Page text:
I just ran across this post from Craig's website. Craig is responding to Carroll and, after quoting him, replies thusly:
Here Carroll claims that to have a singularity in the past does not mean to have a beginning; it means only that SOME [past-directed] geodesics come to an end. He says that others might not. On this interpretation, the BGV Theorem is consistent with some geodesics’ being infinitely extended into the past. But that is precisely what the theorem proves to be impossible. The theorem requires that ALL actual, past-directed geodesics eventually come to an end. In order for the universe to be beginningless, there must be infinite, past-directed geodesics. That’s why Borde, Guth, and Vilenkin take their theorem to prove that any universe which has, on average, been in a state of cosmic expansion throughout its history cannot be past-eternal but must have a beginning.OK, so, in my last post (yeah, I know, no apologies, I'm only going to post when I feel like it, so there), I quoted the conclusion from the actual BGV paper:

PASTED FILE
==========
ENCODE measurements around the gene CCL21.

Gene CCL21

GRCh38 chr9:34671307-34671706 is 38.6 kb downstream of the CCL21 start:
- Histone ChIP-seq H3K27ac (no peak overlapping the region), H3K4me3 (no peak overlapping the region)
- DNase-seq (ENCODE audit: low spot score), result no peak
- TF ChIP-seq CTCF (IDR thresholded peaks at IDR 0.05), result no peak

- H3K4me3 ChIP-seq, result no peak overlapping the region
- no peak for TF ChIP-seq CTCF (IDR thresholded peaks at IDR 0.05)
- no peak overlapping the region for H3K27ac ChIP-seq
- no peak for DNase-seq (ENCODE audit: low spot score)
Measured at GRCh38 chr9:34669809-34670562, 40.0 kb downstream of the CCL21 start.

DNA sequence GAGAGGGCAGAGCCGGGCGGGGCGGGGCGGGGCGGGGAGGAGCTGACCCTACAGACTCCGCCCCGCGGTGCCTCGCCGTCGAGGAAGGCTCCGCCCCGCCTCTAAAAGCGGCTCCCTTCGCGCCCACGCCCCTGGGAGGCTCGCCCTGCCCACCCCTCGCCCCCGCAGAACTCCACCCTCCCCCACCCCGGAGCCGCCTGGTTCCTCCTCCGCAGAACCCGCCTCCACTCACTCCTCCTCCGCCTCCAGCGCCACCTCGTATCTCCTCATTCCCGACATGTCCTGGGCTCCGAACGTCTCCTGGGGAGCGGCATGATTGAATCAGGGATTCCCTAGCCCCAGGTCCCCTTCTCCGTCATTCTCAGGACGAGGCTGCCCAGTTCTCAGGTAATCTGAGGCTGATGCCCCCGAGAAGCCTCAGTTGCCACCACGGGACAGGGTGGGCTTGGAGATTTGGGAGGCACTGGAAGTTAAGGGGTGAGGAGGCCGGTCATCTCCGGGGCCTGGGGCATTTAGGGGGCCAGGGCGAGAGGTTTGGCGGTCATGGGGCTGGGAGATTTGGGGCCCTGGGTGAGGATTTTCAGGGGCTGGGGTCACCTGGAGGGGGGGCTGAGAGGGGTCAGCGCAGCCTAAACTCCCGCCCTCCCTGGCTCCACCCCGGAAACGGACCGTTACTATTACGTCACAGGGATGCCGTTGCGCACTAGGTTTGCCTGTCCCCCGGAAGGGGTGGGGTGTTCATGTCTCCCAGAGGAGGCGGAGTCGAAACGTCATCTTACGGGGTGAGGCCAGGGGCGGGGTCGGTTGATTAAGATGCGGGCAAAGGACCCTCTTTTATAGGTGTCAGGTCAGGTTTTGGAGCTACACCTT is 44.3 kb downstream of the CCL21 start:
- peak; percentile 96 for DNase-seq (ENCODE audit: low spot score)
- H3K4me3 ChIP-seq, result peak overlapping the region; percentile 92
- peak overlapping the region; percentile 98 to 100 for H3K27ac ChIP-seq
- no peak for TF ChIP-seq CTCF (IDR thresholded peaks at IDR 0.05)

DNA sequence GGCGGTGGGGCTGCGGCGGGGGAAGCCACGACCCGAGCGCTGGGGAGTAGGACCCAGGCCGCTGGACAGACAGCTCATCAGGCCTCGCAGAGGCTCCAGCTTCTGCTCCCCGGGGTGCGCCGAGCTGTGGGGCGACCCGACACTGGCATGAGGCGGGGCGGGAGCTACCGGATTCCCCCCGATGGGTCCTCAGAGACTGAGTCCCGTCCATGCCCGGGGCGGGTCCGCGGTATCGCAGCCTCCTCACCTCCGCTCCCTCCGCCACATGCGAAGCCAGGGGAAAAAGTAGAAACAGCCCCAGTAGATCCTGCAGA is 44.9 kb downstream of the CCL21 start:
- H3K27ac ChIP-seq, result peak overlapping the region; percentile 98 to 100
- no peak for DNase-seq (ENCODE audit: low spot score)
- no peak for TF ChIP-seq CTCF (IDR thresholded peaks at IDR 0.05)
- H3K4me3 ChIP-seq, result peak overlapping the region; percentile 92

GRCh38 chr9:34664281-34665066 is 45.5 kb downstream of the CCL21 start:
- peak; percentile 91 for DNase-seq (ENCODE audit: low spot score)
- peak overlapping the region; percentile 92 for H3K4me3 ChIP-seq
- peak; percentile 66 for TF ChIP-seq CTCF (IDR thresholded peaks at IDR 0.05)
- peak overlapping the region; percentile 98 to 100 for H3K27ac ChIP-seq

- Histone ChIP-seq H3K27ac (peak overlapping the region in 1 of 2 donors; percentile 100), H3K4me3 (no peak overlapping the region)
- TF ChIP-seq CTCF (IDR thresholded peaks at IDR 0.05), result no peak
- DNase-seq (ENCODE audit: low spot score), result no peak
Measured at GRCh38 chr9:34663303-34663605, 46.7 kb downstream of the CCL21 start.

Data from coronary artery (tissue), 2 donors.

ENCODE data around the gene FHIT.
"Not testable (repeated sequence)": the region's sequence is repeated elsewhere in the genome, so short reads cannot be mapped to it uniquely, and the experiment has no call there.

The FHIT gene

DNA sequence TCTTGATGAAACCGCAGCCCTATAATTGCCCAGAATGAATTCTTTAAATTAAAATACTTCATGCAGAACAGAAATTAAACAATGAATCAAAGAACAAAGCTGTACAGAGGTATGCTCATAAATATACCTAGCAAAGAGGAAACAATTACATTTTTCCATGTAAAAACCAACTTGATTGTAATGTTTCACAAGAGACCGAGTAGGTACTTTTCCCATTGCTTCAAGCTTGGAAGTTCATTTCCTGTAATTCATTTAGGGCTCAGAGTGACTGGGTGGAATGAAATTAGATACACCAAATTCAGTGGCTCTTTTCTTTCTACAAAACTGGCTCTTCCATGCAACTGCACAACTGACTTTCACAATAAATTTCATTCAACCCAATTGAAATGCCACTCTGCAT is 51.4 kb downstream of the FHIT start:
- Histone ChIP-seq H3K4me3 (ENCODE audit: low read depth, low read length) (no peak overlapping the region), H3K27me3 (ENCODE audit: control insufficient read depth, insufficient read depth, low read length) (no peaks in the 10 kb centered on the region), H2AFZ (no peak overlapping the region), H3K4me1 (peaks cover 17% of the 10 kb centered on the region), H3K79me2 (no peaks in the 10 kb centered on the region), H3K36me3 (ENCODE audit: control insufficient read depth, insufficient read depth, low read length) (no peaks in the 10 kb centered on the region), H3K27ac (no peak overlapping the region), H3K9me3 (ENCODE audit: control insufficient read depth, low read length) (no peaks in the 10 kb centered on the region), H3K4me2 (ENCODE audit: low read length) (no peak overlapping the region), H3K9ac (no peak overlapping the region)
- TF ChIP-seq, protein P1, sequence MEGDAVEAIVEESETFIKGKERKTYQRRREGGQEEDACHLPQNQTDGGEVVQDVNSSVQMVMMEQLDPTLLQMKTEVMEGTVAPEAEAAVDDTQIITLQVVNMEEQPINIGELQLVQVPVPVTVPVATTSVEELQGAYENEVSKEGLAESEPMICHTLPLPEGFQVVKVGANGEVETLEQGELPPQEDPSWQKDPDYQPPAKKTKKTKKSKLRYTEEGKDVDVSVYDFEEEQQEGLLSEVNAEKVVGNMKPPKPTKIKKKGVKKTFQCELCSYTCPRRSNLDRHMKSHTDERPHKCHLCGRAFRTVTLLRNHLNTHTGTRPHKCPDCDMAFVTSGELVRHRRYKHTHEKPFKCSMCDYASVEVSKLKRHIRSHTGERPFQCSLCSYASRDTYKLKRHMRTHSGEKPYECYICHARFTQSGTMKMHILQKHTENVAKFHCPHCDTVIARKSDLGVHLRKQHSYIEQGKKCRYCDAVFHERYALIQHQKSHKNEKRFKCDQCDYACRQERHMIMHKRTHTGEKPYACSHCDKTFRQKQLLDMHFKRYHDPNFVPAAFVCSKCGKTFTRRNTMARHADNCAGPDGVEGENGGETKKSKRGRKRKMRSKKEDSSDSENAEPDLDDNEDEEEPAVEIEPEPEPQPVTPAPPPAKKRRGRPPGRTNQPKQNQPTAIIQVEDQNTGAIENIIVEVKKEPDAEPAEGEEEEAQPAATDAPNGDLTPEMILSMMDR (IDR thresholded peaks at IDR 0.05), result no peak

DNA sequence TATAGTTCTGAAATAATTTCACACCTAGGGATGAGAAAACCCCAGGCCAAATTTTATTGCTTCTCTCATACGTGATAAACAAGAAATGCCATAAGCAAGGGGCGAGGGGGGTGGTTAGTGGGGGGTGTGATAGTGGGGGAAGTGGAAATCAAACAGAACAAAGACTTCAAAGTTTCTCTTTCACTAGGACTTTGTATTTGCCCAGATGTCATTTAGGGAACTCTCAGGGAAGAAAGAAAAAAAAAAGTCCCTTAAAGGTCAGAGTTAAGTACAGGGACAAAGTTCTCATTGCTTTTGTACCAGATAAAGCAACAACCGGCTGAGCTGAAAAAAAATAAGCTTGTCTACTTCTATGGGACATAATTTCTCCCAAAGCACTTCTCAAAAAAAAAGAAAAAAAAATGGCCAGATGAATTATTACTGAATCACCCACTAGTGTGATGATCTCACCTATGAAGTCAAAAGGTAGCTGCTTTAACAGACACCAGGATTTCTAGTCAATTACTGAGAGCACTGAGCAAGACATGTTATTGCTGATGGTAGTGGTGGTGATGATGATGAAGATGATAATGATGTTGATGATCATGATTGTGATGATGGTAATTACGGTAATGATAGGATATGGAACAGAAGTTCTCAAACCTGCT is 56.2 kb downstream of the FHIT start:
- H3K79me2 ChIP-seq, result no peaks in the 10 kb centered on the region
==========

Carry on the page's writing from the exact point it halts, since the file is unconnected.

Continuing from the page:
... we see that if Hav > 0 along any null or noncomovingSo, it's obvious from the paper that the requirement that a geodesic ends is not applicable to geodesics that are timelike and comoving. In other words, Craig is simply wrong when he writes that BGV requires "ALL actual, past-directed geodesics eventually come to an end."
timelike geodesic, then the geodesic is necessarily
Either Craig hasn't understood the conclusion of the paper he cites so frequently, or he is deliberately mischaracterizing the paper for his readers so that they will think he has decisively refuted Carroll.
What do you think?